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Manitoba Hydro Unable to Estimate How Long Some Customers Will Be Without Power

October 12, 2019 2:26 PM | The Canadian Press

By The Canadian Press

Winnipeg Snow

An early winter storm with heavy wet snow caused fallen trees, many on cars, and power lines in Winnipeg early Friday morning, October 11, 2019. Snow clearing crews were forced to hit the streets to clean up the damage. (THE CANADIAN PRESS/John Woods)

WINNIPEG — Electricity is returning for many Winnipeg customers affected by an intense winter storm, but Manitoba Hydro says it can’t even estimate how long it will be before power is restored to thousands of people as the weather system moves north and west.

By late Saturday morning, the utility said nearly 53,000 customers, including 7,000 in the capital, were without electricity.

Spokesman Scott Powell says in a news release that as the storm system tracks through Portage la Prairie, the Interlake and farther north, the amount of snow means crews are having trouble just assessing how much damage has been done, let alone beginning to fix it.

Powell says there are reports of snowdrifts close to two-and-a-half metres high in a band running south from Lake Manitoba towards Morden.

He says in some cases they’re dealing with broken transmission towers, which he stresses are not quick fixes.

In the Portage la Prairie area, Powell says crews are having difficulty getting to the lines which supply terminal stations, and that people should prepare to be without power for “an extended period.”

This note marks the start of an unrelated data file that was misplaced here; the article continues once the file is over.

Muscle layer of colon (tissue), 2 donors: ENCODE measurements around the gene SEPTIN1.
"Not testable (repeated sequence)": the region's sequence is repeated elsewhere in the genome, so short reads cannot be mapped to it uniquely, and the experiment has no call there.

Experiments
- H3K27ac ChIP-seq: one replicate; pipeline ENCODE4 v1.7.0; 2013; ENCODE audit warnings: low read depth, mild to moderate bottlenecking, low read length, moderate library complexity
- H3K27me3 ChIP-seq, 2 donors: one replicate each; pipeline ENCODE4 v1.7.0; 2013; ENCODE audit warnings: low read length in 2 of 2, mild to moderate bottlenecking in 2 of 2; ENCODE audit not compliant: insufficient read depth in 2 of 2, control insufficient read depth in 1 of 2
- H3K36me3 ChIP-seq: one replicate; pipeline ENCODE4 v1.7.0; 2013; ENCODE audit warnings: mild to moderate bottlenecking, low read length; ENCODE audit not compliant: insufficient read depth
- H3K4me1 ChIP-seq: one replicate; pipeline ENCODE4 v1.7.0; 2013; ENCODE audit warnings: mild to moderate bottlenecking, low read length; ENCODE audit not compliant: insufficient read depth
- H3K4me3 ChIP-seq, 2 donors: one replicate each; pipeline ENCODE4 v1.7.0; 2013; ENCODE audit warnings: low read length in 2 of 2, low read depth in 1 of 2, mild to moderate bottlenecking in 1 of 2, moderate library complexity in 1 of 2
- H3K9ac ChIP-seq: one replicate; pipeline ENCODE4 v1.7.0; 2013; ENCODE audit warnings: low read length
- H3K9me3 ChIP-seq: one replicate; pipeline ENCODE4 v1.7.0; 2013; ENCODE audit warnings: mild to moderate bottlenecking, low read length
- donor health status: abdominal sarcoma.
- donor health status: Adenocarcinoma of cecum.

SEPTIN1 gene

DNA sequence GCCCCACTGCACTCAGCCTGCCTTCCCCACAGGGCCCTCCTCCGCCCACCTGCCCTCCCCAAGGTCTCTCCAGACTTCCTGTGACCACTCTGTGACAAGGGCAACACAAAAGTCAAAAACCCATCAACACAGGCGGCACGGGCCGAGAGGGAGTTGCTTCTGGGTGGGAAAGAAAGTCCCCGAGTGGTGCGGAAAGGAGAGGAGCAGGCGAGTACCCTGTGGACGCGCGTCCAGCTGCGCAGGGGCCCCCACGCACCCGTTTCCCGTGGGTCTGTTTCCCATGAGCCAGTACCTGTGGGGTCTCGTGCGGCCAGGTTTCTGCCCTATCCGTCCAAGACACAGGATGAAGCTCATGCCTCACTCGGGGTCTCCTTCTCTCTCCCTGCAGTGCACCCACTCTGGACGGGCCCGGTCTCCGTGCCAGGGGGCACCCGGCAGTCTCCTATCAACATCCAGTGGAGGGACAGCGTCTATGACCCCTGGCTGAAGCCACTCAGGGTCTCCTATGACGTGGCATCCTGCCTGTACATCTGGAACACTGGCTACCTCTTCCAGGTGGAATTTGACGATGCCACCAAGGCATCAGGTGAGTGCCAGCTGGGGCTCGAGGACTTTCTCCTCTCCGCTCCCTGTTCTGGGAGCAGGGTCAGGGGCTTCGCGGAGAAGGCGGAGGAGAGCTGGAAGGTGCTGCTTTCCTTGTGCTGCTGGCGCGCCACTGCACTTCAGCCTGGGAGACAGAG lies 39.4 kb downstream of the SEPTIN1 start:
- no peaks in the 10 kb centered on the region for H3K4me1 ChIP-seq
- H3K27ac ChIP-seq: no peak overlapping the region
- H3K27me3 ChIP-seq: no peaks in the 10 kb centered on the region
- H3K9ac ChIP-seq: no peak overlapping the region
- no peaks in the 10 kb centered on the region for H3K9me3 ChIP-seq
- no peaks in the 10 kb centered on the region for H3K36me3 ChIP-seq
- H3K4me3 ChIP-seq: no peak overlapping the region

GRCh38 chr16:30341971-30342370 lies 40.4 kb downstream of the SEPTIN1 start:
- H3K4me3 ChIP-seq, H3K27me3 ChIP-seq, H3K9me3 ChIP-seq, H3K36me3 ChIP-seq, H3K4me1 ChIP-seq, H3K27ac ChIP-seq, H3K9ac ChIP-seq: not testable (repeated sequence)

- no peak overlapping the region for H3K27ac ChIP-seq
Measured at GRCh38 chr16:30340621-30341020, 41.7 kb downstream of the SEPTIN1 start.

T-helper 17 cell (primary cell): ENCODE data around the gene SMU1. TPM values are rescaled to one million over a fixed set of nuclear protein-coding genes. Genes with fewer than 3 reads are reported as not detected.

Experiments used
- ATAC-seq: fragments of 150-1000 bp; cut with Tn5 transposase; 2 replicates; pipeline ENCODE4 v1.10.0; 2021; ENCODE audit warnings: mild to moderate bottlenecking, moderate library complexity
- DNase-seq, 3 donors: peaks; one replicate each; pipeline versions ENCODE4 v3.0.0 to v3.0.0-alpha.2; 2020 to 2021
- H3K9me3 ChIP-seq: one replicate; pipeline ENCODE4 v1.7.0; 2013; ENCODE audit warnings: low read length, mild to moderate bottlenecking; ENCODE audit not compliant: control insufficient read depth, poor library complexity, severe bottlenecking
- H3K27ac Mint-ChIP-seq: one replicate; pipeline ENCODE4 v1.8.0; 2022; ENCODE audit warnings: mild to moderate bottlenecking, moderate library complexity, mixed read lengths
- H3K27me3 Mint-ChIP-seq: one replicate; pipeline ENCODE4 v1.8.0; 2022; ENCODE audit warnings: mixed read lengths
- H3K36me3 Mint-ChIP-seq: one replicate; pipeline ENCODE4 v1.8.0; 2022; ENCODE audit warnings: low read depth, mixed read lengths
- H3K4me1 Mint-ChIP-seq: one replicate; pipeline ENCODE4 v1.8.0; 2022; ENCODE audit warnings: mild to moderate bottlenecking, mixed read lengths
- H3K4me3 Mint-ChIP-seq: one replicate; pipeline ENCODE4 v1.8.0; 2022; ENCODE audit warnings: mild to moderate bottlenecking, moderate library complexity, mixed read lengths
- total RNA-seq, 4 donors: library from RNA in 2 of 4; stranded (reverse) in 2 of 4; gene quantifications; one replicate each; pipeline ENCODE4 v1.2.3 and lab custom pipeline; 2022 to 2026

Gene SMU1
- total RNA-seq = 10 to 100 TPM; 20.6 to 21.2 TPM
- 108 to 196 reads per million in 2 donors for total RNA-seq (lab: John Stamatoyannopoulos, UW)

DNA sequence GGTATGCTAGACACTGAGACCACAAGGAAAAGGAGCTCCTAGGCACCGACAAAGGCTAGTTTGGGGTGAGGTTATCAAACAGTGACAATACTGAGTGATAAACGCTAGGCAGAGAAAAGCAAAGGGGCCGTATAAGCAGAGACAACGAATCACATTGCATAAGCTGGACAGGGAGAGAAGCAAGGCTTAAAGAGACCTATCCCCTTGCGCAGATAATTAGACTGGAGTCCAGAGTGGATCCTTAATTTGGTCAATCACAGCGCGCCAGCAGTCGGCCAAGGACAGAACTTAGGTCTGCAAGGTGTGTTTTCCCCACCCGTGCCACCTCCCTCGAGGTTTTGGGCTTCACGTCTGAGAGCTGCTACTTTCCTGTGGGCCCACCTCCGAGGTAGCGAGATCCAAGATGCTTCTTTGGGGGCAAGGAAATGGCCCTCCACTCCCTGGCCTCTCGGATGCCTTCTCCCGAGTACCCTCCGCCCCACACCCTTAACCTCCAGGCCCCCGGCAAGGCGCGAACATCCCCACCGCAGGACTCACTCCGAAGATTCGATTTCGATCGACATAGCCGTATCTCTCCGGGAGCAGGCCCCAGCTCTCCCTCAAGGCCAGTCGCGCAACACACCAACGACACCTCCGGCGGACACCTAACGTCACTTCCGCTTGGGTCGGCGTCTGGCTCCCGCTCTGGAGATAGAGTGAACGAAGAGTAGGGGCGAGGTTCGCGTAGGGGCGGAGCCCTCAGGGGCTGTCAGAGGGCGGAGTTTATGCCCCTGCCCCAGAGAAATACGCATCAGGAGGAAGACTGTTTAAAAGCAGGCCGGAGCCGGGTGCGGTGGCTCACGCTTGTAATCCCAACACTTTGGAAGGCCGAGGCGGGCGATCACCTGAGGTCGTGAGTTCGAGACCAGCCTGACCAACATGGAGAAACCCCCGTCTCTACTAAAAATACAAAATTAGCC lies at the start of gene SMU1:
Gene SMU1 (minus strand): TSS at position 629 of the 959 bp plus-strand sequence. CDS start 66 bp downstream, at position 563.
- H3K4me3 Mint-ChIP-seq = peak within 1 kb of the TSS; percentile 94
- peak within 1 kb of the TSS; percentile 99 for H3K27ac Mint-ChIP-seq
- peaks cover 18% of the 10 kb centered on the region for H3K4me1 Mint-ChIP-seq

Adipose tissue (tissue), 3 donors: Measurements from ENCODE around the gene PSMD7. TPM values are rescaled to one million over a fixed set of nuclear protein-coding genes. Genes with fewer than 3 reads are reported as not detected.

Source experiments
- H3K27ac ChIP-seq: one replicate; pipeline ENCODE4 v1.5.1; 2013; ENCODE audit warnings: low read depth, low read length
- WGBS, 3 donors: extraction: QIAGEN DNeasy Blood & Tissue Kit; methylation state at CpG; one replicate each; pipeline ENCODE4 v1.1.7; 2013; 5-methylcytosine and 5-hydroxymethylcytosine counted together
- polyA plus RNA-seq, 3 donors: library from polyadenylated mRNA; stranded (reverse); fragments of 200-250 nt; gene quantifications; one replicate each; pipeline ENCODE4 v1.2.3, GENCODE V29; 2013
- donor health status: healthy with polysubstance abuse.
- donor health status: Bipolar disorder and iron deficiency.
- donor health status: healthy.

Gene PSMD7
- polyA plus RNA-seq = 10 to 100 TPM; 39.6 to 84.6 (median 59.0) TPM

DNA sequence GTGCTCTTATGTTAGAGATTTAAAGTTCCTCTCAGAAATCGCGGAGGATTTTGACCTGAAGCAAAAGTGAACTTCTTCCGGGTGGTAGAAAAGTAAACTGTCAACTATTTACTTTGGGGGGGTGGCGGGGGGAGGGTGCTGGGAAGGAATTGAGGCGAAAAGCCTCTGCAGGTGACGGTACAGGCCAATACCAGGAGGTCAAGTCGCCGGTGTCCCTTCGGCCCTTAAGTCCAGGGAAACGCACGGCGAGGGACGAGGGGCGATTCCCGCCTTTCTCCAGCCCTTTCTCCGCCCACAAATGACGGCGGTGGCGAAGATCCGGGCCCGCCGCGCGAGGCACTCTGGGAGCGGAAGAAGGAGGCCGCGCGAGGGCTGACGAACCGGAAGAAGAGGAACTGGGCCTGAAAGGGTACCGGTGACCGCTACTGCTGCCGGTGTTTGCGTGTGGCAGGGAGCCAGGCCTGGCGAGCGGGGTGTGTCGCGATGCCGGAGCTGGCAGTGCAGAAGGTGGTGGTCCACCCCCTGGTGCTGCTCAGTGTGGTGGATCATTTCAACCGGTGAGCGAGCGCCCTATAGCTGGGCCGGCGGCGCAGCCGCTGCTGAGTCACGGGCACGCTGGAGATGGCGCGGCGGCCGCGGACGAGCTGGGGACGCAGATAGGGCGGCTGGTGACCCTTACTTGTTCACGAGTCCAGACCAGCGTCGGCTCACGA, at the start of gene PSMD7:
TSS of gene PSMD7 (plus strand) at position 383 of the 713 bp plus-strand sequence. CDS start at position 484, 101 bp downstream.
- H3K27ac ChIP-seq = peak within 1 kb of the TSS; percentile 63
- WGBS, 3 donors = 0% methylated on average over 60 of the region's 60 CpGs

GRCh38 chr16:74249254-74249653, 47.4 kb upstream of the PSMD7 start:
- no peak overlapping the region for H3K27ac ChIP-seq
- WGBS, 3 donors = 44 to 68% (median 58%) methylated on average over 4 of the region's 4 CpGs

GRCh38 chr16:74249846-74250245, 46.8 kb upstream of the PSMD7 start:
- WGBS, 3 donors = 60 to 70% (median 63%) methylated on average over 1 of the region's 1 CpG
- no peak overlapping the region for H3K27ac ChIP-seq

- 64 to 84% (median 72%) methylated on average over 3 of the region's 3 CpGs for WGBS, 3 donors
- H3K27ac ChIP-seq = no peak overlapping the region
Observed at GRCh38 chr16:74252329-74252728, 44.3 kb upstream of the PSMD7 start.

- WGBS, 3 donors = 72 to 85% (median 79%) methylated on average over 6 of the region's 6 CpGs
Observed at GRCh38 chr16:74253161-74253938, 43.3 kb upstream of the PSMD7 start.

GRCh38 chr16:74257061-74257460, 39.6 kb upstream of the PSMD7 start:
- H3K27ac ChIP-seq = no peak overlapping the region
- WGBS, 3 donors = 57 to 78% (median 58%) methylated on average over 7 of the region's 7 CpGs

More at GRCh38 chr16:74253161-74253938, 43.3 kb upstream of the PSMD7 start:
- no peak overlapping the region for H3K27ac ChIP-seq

“We understand how frustrating it is to be without electricity, especially when we can’t even give you an estimate on how long it might take to restore,” Powell said in the news release.

Still, Powell thanked customers for the support the utility has received through social media, which he said is appreciated by staff who are working long hours in tough conditions.

In Winnipeg, where at one point Manitoba Hydro said Friday that over 26,000 customers had no power, city officials continued to remind people to avoid non-essential travel and to keep clear of downed power lines.

By late Saturday morning, the city said there were seven intersections where traffic signals were dark. City-run recreation facilities and libraries remained closed.

The city reported that it had received nearly 2,000 calls to its 311 line about fallen trees and branches.

Environment Canada has winter storm warnings in effect for several parts of the province.

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